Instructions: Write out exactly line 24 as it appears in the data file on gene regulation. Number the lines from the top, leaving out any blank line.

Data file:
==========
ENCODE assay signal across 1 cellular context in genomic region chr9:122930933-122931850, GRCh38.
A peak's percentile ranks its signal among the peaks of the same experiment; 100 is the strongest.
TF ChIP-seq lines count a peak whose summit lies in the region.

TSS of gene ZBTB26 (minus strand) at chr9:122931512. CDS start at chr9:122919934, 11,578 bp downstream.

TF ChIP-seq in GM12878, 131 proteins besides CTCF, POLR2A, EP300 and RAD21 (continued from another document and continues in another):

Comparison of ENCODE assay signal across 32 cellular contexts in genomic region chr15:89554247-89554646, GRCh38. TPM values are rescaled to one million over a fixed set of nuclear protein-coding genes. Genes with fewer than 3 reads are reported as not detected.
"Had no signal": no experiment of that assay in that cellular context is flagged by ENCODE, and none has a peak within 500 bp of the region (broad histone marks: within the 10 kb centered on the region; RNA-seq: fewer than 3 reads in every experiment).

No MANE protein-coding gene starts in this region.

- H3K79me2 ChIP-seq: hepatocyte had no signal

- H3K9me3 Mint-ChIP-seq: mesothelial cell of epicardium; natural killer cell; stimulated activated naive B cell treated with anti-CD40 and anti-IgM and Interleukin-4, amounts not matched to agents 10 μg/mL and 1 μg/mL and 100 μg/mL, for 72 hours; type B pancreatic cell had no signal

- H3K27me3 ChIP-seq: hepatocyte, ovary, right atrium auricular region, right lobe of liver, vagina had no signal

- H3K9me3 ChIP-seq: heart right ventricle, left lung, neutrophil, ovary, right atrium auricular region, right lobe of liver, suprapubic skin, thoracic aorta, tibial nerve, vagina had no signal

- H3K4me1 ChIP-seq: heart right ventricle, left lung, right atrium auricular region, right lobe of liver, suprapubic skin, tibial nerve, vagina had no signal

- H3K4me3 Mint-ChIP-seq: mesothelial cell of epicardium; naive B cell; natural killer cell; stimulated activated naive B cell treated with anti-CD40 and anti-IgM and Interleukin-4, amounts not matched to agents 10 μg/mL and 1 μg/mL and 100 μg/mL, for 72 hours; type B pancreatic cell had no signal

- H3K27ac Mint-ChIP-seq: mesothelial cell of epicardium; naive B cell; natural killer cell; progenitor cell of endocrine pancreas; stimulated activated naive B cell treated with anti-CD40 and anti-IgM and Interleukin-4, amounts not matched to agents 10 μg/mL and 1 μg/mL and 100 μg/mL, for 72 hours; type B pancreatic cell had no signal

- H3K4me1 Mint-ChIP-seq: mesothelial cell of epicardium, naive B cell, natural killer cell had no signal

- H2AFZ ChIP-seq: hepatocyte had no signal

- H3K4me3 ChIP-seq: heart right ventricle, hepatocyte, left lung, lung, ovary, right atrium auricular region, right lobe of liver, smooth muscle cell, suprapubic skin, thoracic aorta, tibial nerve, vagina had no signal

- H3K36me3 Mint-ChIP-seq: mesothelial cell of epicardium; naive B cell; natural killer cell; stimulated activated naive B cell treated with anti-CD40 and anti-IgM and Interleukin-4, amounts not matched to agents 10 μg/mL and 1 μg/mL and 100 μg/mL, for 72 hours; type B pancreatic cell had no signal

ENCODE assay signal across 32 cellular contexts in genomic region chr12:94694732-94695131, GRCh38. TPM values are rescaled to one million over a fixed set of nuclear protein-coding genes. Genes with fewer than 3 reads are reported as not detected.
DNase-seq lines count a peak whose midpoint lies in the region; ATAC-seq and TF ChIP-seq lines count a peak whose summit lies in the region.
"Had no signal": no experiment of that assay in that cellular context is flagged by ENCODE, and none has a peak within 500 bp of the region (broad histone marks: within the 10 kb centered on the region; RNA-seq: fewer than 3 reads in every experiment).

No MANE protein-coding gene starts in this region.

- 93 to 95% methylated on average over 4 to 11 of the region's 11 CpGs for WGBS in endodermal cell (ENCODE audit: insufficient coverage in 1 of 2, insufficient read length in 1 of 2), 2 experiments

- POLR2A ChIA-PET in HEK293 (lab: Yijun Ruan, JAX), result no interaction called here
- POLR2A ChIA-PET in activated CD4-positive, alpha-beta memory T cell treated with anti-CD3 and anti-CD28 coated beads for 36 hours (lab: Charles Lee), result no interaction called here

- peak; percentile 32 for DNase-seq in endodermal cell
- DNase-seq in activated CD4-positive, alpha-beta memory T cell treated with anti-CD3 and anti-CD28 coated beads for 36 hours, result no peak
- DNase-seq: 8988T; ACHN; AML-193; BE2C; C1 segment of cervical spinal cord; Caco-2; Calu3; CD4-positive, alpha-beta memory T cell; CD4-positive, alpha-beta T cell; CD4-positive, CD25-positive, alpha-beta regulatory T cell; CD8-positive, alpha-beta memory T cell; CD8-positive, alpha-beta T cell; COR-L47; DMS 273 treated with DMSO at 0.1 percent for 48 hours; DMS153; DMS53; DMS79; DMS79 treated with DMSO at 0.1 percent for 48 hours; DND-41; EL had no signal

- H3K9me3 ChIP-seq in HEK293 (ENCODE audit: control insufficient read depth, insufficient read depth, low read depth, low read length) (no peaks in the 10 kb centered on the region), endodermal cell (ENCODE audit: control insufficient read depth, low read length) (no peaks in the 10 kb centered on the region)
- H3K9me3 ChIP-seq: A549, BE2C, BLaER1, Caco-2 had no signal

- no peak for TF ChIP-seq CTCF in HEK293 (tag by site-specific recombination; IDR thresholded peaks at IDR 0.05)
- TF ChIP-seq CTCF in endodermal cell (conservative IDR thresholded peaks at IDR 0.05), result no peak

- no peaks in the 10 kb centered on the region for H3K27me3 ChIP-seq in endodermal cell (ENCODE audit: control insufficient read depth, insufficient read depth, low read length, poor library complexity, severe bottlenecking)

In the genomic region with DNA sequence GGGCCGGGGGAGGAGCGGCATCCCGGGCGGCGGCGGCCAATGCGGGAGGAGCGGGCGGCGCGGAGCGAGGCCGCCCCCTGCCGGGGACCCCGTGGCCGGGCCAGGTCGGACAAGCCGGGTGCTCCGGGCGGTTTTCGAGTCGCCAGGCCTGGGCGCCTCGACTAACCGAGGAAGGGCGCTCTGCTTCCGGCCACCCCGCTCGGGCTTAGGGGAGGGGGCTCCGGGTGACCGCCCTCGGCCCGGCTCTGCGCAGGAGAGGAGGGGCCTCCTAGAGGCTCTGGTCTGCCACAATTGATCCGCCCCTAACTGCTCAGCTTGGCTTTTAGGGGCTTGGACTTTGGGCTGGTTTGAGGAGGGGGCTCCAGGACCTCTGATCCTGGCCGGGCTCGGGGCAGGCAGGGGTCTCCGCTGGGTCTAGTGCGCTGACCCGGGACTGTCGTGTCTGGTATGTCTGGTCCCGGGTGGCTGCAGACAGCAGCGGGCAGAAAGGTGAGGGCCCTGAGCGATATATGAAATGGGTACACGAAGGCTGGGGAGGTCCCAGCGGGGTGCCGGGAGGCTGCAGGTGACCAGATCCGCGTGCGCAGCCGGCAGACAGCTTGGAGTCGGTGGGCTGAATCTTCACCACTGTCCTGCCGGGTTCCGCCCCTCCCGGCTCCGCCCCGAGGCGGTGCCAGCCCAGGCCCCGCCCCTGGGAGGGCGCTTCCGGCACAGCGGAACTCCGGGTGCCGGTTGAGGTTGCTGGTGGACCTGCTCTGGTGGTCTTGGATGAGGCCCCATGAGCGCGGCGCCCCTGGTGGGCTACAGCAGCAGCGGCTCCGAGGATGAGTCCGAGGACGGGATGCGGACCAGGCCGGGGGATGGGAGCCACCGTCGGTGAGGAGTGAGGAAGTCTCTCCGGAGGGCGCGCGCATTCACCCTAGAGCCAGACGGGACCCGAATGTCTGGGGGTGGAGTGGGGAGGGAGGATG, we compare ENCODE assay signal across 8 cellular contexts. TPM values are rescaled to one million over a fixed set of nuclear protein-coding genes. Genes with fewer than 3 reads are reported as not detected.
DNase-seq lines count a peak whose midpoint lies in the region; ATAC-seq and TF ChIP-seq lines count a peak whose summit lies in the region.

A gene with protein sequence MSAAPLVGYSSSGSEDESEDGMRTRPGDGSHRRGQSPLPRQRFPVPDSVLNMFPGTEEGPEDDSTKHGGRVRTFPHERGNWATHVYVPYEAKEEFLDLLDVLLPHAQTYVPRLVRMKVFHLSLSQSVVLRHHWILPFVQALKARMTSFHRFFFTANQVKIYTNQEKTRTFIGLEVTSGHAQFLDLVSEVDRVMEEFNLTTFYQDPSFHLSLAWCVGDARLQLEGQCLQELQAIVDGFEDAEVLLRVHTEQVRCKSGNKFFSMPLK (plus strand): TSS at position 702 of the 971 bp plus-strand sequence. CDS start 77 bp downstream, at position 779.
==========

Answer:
- 93 to 95% methylated on average over 4 to 11 of the region's 11 CpGs for WGBS in endodermal cell (ENCODE audit: insufficient coverage in 1 of 2, insufficient read length in 1 of 2), 2 experiments